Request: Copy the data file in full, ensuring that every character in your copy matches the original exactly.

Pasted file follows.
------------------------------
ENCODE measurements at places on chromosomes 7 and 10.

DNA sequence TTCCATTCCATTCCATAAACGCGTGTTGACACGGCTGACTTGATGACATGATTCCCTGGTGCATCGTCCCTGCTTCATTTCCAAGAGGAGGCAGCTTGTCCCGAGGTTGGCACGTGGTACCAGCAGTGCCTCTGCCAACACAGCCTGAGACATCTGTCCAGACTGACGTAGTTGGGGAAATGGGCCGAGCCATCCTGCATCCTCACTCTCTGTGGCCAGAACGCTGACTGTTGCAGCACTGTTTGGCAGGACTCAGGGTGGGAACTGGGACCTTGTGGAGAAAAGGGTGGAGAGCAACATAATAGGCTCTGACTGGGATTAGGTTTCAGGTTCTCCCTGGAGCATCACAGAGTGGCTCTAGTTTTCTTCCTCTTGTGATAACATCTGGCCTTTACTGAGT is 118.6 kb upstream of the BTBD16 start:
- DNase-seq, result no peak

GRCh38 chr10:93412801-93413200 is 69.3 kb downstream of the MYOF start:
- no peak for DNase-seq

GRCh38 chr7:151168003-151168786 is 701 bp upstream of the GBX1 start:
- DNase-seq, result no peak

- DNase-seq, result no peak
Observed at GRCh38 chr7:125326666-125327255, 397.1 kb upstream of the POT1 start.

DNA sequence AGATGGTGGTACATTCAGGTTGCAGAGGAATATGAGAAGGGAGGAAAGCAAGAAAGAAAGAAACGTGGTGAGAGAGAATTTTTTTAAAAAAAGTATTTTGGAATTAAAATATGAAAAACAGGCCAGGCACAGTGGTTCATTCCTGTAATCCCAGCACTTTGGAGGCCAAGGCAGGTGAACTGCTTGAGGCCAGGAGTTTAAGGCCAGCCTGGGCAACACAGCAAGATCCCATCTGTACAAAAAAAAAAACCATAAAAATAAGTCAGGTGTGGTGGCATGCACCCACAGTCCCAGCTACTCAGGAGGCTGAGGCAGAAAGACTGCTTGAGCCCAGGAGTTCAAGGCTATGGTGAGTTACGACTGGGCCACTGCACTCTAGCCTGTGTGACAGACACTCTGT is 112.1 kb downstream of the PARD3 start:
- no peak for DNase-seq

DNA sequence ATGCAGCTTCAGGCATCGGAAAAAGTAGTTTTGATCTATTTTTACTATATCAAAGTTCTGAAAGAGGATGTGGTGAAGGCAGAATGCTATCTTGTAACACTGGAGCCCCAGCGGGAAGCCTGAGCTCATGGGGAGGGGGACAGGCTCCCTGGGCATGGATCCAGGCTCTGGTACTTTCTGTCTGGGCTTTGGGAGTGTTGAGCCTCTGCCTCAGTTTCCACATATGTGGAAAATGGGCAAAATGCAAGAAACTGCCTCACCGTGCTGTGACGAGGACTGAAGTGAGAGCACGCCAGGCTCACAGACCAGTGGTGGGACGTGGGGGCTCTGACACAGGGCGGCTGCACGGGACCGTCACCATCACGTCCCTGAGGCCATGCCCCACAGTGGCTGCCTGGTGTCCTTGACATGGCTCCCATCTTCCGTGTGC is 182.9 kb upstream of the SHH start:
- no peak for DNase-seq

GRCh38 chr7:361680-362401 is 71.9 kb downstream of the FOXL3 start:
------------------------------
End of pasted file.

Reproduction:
ENCODE measurements at places on chromosomes 7 and 10.

DNA sequence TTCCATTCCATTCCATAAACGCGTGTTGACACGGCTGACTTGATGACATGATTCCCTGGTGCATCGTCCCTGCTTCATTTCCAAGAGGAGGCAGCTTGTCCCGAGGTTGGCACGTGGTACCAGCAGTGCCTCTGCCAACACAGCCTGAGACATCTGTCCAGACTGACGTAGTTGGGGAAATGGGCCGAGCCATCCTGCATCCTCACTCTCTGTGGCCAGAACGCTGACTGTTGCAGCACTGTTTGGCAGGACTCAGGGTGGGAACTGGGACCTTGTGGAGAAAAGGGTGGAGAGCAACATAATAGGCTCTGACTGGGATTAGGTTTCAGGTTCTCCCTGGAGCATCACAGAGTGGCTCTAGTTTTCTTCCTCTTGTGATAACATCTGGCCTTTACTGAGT is 118.6 kb upstream of the BTBD16 start:
- DNase-seq, result no peak

GRCh38 chr10:93412801-93413200 is 69.3 kb downstream of the MYOF start:
- no peak for DNase-seq

GRCh38 chr7:151168003-151168786 is 701 bp upstream of the GBX1 start:
- DNase-seq, result no peak

- DNase-seq, result no peak
Observed at GRCh38 chr7:125326666-125327255, 397.1 kb upstream of the POT1 start.

DNA sequence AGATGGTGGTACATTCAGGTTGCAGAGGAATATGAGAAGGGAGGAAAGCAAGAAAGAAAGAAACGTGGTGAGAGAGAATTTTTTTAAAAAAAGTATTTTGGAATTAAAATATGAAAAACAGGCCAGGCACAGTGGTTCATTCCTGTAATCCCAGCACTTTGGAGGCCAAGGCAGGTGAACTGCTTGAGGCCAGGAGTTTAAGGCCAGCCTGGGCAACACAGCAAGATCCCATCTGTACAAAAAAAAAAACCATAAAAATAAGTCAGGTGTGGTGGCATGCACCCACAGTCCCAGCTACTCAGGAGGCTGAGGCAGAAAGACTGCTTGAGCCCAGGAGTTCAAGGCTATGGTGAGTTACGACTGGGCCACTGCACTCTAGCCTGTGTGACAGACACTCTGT is 112.1 kb downstream of the PARD3 start:
- no peak for DNase-seq

DNA sequence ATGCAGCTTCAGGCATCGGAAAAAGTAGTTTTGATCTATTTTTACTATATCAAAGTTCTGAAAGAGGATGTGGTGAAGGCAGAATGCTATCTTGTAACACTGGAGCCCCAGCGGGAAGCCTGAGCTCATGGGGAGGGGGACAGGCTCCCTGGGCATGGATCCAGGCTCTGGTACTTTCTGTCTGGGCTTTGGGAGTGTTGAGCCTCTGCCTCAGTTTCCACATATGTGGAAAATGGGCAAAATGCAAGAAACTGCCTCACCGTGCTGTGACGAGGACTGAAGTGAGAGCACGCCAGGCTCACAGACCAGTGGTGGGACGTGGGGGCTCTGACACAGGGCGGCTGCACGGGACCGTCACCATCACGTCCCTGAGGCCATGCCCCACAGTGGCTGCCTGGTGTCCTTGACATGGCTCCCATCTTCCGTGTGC is 182.9 kb upstream of the SHH start:
- no peak for DNase-seq

GRCh38 chr7:361680-362401 is 71.9 kb downstream of the FOXL3 start: